1.the First News Blackout


Gen. William Tecumseh Sherman was a good hater, and he hated few things more than newspapermen. His encounter with the correspondent Floras B. Plympton of the Cincinnati Commercial in September 1861, five months into the Civil War, was typical. Plympton approached the general on a railroad platform in Kentucky and asked him for an interview. He handed over letters of introduction, including one from Sherman’s brother-in-law. Sherman’s response was a fierce glare and the demand that Plympton take the next train back to Louisville and out of the war zone. “Be sure you take it; don’t let me see you around here after it’s gone!”

“But, General!” Plympton protested. “The people are anxious. I’m only after the truth.”

“We don’t want the truth told about things here—that’s what we don’t want! Truth, eh? No, sir! We don’t want the enemy any better informed than he is. Make no mistake about that train!”

As the war progressed, Sherman warmed to his theme that the press was a “set of dirty newspaper scribblers who have the impudence of Satan”—defamers of the army and publishers of military secrets for which they deserved punishment as spies. While Sherman was admittedly an extreme case, his tirades pointed up the problems facing a free press in wartime. Most basic issues in the debate over the role of journalists in Vietnam—a debate given more recent currency by the Grenada invasion—first were aired in the Civil War. Not all the answers were at hand by 1865, but the important questions had been asked and certain precedents established.

At the time of Fort Sumter the American press was entering lusty manhood (it was preponderantly a male institution), brash and contentious, confident of its power to sway the public. It had a virtual monopoly on the dissemination of news, information, and opinion. The celebrated war correspondent William Howard Russell, sent by the Times of London to cover the American conflict, concluded that the press ruled the land, if not always wisely. The citizenry, he wrote in his diary, regarded the “chiefs of the most notorious journals very much as people in Italian cities of past time might have talked of the most infamous bravo or the chief of some band of assassins.” Of the nation’s 3,000 or so newspapers, the leading New York journals were the most influential. James Gordon Bennett’s Herald , Horace Greeley’s Tribune , Henry J. Raymond’s Times , and William Cullen Bryant’s Evening Post had an impact far beyond their circulations. (The Herald’s 80,000 led the dailies in early 1861; the weekly edition of the Tribune exceeded 200,000.) Countless papers across the country picked up copy verbatim from the New York journals, spreading the messages of these early press lords far and wide.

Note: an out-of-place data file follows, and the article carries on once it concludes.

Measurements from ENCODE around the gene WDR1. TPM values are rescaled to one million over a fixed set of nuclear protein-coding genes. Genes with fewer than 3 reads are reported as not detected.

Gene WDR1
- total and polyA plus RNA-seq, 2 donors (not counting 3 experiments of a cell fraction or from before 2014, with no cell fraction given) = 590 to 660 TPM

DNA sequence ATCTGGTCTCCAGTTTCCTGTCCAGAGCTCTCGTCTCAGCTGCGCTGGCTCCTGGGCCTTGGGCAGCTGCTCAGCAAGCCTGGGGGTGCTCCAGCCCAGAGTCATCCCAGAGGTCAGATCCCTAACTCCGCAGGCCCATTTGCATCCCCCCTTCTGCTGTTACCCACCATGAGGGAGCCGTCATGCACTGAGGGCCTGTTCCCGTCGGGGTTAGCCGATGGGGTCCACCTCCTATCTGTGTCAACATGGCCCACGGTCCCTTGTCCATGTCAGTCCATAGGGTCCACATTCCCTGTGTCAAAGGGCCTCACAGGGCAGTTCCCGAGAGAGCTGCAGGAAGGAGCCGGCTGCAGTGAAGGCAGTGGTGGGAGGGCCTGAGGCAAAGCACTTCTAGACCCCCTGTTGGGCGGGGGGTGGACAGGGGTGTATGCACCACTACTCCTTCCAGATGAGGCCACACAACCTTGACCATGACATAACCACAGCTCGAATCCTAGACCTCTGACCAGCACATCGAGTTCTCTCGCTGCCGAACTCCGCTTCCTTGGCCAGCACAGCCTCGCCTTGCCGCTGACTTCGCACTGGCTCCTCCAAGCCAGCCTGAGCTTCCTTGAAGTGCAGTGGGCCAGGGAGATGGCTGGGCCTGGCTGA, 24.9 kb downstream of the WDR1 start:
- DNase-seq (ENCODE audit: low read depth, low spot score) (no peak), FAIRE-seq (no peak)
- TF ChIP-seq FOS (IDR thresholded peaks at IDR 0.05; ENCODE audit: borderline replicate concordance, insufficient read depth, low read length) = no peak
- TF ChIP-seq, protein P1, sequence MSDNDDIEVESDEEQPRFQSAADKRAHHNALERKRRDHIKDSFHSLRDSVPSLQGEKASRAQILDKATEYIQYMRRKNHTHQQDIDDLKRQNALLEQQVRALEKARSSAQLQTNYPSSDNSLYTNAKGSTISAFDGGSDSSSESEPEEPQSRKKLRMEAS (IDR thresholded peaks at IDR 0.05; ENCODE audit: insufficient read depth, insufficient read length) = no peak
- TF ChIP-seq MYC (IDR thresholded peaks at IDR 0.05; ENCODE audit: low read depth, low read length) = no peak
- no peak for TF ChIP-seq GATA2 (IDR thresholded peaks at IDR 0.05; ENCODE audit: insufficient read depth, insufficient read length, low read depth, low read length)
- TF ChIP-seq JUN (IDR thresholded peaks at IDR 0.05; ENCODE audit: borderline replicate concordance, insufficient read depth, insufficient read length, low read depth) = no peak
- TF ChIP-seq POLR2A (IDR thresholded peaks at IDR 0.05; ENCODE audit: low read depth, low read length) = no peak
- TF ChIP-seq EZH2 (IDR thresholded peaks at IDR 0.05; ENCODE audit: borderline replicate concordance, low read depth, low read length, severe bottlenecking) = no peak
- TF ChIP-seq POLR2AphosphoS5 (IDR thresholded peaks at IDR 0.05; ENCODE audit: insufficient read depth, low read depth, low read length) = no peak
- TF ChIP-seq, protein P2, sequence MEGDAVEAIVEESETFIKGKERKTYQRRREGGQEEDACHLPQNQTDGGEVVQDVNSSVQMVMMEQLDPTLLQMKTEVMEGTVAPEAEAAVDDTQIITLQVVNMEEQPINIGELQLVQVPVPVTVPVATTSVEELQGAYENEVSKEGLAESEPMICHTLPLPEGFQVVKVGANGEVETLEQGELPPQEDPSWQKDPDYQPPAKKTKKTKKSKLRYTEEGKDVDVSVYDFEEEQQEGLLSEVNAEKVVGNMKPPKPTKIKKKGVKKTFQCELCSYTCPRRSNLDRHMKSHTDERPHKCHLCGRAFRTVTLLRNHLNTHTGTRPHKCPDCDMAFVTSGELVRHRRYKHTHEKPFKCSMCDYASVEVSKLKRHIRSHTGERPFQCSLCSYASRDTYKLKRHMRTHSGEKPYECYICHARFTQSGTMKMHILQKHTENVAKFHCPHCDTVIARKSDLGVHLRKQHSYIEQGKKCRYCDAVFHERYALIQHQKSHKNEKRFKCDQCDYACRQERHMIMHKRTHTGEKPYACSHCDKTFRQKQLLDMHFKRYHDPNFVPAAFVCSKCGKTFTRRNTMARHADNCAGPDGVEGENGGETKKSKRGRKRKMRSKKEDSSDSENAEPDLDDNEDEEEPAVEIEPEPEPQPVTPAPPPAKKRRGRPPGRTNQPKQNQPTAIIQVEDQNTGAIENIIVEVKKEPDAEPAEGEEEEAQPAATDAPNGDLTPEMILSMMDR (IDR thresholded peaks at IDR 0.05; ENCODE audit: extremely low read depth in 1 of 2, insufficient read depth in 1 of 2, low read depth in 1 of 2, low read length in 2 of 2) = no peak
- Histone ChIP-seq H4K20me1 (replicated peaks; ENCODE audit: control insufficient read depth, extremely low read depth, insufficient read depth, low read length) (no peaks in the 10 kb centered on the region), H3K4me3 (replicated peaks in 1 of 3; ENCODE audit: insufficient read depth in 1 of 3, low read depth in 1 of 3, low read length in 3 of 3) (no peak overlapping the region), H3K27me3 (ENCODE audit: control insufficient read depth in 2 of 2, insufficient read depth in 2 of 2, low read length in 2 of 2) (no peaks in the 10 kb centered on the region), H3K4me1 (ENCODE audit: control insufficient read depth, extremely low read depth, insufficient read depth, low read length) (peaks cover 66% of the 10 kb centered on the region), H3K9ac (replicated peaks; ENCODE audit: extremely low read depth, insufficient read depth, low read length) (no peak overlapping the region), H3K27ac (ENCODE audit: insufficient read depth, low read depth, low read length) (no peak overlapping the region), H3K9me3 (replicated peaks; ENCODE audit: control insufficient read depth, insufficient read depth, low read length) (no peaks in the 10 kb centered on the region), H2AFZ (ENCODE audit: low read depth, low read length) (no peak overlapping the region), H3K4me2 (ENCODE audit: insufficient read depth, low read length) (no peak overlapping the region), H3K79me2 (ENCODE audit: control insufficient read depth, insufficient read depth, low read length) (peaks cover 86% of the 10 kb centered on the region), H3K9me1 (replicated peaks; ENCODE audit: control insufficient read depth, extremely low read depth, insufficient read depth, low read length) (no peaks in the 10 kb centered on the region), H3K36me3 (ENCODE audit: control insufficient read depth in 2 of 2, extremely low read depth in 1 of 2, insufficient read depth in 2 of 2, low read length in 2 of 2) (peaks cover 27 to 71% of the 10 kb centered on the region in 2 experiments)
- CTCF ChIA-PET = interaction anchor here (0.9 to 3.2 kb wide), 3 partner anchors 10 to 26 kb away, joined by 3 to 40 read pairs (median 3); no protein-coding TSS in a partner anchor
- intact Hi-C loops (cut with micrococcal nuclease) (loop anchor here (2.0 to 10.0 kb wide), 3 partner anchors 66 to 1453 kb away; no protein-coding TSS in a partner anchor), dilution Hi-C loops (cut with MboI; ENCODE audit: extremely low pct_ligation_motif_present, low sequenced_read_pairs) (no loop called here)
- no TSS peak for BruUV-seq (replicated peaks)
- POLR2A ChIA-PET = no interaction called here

And messages they were. Where editorial opinion left off and objective reporting began was often difficult to discern. Correspondents were largely anonymous; if dispatches were signed at all, it was with initials or pseudonyms. As a rule, it was plain enough when one read any story in their papers where Mr. Bennett or Mr. Greeley stood on the matter. Nor was it necessary to read all the papers to learn the various positions of their publishers; editors devoted much space to extracts from their competitors, which they then attacked with great vigor. Indeed, attack was their favorite tactic in all things, and the thin-skinned —in the military, in the government, in the political arena—were to face rough times during the war years. Plympton’s Cincinnati Commercial , for example, soon took its revenge on General Sherman, announcing that his transfer from command in Kentucky in November 1861 was due to mental aberration. He was “stark mad,” said the Commercial , a canard that Sherman was to be a long time living down and one that did little to soften his opinion of the press.

As the newspapers mobilized to cover the war, it became obvious to both Washington and Richmond that, in the interests of military security, some measure of censorship was necessary. Neither press nor government had much in the way of precedent or policy to guide them. A civil war was a people’s war, the press insisted, and (as Plympton told Sherman) the people were eager for the truth. But how much truth were they entitled to, and was the press the best judge of it? It seemed clear that the right to know did not extend to troop strengths or movements or campaign plans, but what of army morale and arms-supply mismanagement and inept generalship? What would be the effect on enlistments and on civilian support of the war effort if defeat were portrayed with stark reality? When did patriotism overrule candor? And since newspapers passed through the lines with comparative ease, when did the public’s right to know conflict with the need to prevent the enemy from learning? Would reporters competing to be first in print act responsibly for the greater good? Would they slant news from the field to reflect their papers’ politics? Would the generals and the civilians responsible for managing the war respect the freedom to report if it came down to covering the tracks of their own ineptitude? Fundamental questions all; what answers were discovered came through frequently contentious trial and error.